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What To Expect When A Florida Physician Suspects Brain Tumor


The very idea of a brain tumor can instill horror and anxiety when you consider the potential outcomes, but recent data regarding this medical condition may alleviate some fears. Though the National Brain Tumor Society reports that an estimated 700,000 people in the US are currently living with a brain tumor, the average survival rate for patients is 75.2 percent. It is true that survival rates vary by the type of cancer, the person’s age, and general physical condition. However, one constant remains: A prompt diagnosis is the first step to extending the survival rate.

As a result, physicians must be diligent in assessing a patient who presents with certain symptoms or bears risk factors that increase the potential for development of a brain tumor. Carelessness with a diagnosis can have devastating implications, so it is reassuring to know that you can rely on a Miami failure to diagnose cancer attorney for help. You can get a better idea of a health care provider’s legal duty in this area by knowing what your doctor should do when a brain tumor is suspected.

Common Symptoms That May Indicate Brain Tumor Issues

While it is up to your doctor to diagnose a medical condition, it is your responsibility as a patient to communicate any unusual symptoms. Some of the earliest signs of a brain tumor include:

  • Loss of movement on one side of the body;
  • Limited range of motion in an arm or leg;
  • Unexplained seizures;
  • Issues with vision, including vision loss, double vision, and difficulties with peripheral vision;
  • Nausea with or without vomiting;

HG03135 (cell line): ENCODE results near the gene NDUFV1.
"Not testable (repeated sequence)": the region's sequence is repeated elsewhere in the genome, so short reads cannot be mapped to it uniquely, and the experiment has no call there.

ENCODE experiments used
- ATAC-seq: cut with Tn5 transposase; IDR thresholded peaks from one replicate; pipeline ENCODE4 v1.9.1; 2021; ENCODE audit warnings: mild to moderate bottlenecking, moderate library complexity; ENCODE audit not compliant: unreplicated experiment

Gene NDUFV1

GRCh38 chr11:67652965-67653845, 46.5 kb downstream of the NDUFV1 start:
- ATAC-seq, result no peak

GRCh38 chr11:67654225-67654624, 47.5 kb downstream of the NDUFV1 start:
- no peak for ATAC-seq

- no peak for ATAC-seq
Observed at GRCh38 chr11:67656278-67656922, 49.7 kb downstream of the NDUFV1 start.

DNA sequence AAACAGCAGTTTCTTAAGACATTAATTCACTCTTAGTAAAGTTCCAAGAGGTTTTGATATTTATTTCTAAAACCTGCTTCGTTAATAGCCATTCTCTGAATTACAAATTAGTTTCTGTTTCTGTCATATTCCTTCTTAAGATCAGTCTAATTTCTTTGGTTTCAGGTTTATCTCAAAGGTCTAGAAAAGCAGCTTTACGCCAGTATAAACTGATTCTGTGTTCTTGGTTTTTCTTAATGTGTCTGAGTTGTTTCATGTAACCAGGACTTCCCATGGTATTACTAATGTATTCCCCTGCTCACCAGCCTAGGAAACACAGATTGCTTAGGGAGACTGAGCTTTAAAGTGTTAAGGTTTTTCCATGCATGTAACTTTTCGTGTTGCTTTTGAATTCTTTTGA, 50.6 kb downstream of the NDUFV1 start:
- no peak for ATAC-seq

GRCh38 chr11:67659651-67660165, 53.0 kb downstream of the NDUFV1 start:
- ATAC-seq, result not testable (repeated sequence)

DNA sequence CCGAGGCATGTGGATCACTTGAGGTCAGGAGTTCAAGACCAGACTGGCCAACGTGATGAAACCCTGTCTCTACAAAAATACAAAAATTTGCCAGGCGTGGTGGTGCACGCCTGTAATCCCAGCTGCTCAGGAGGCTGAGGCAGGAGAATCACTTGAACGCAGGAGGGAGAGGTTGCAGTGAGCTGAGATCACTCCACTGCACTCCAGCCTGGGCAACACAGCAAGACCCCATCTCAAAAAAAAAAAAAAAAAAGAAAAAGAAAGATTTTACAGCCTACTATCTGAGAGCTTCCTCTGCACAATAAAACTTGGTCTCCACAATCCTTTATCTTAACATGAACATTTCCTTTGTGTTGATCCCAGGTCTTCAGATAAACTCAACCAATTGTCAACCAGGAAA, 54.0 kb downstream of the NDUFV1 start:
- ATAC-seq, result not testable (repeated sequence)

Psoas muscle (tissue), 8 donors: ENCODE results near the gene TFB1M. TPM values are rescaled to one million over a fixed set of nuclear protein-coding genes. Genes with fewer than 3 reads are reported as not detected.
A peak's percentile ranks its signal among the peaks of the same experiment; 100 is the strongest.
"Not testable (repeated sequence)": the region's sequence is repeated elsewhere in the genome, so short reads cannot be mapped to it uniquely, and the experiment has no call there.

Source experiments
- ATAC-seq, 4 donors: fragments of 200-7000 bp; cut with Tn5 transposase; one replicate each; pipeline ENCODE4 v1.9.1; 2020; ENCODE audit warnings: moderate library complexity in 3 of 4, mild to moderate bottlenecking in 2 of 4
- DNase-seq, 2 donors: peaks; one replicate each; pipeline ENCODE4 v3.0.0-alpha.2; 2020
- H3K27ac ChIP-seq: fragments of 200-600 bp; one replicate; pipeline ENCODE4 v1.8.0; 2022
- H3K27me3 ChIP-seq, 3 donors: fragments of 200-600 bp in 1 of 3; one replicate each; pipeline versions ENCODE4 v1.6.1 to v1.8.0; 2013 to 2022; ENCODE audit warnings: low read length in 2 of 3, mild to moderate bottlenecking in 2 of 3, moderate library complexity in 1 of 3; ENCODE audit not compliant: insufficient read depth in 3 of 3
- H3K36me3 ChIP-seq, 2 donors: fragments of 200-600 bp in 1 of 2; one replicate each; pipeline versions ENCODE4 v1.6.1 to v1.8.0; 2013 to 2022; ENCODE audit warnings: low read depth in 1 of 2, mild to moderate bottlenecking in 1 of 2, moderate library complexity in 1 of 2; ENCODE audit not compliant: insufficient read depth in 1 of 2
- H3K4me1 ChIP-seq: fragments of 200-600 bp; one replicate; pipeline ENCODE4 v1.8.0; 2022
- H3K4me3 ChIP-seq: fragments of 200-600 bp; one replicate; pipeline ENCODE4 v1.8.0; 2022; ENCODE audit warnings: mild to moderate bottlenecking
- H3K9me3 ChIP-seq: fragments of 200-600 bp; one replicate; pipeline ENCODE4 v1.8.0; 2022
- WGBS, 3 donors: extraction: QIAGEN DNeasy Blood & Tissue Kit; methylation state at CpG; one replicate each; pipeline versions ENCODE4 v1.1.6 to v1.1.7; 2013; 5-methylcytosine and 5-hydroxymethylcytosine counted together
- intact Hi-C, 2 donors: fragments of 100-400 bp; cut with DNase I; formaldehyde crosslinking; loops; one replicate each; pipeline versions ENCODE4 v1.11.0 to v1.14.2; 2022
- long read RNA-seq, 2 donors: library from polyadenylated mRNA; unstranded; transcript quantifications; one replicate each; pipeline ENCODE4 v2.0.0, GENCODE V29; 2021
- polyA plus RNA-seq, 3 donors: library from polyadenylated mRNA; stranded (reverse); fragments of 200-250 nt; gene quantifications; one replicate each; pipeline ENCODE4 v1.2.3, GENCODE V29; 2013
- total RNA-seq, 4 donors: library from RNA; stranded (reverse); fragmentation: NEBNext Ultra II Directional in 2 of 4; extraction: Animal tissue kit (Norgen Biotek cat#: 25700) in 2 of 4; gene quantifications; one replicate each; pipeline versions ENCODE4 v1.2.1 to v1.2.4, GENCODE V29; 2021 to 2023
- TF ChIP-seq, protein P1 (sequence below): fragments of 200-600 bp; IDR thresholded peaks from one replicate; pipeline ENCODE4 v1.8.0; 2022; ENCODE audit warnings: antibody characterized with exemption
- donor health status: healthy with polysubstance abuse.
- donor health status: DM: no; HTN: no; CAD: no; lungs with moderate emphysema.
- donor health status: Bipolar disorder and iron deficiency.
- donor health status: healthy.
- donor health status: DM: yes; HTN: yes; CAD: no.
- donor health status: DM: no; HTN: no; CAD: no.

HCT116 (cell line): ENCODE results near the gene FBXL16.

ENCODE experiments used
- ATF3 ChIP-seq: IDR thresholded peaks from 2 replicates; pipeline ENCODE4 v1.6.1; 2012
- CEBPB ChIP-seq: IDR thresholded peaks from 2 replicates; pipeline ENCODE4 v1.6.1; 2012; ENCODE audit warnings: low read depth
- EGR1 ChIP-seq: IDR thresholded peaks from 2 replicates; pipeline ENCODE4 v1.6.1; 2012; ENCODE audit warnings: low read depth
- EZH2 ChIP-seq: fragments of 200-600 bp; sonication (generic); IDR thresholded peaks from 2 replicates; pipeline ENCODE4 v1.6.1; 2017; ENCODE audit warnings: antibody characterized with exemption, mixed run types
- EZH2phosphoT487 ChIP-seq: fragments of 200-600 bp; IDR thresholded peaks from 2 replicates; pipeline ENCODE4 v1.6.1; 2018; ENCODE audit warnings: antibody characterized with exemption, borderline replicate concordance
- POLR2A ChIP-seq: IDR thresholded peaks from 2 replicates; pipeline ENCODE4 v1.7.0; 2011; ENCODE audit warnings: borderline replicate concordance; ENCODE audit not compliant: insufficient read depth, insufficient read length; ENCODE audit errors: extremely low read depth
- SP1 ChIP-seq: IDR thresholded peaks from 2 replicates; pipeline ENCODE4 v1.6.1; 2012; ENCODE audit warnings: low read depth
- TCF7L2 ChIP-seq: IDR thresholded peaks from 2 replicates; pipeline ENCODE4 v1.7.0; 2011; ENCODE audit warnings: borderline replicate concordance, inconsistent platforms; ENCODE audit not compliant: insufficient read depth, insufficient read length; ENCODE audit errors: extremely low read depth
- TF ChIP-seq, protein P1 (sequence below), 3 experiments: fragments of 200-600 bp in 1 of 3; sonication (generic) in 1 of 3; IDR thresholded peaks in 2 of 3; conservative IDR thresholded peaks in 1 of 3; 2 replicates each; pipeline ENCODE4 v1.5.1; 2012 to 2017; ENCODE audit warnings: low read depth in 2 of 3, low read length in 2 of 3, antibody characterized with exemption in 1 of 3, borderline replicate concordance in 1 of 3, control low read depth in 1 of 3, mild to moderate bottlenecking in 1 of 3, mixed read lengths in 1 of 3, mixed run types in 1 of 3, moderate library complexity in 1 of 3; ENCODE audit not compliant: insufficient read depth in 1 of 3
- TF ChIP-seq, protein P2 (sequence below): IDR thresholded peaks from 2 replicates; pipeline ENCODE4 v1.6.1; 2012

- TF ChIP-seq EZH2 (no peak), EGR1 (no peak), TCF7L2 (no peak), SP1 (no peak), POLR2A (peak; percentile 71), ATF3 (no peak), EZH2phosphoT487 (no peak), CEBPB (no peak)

• Memory loss, disorientation, and dizziness;
  • Total or partial loss of hearing;
  • Changes in reproductive cycle or fertility issues;
  • Stroke; and
  • Changes in behavior, such as angry outbursts, mood swings, becoming withdrawn, or other unusual conduct. 

How Florida Health Care Providers Diagnose Brain Tumor

Many of the signs of a brain tumor can also indicate a different medical condition. For this reason, it is important that your physician consider a differential diagnosis and conduct a full examination to explore all potential causes of your symptoms. This is the process by which a health care provider distinguishes between the different ailments behind the patient’s symptoms. If a brain tumor is suspected, a physician may order:

  • Neurological Tests: These exams evaluate your alertness, physical response to stimuli, and nervous system health. When a part of the brain is impacted by a tumor, a doctor notes unusual responses to these tests.
  • Brain Scan: This diagnostic approach applies imaging technology, such as MRI, CT scan, and PET scan to assess issues in the brain. Abnormalities are highlighted, so the physician can better evaluate the condition of the brain.
  • Biopsy: Accessing cancerous tissue in the brain is extremely difficult, but a doctor may order a biopsy to finalize a diagnosis after other testing indicates a high potential for a tumor.

Discuss Your Options with Our Florida Cancer Misdiagnosis Lawyers

If you have concerns about a failure to diagnose a brain tumor, our team at Freidin Brown, P.A. can explain potential legal remedies and the process for recovering compensation. Please contact our offices in Miami or Fort Myers today to set up your free consultation.



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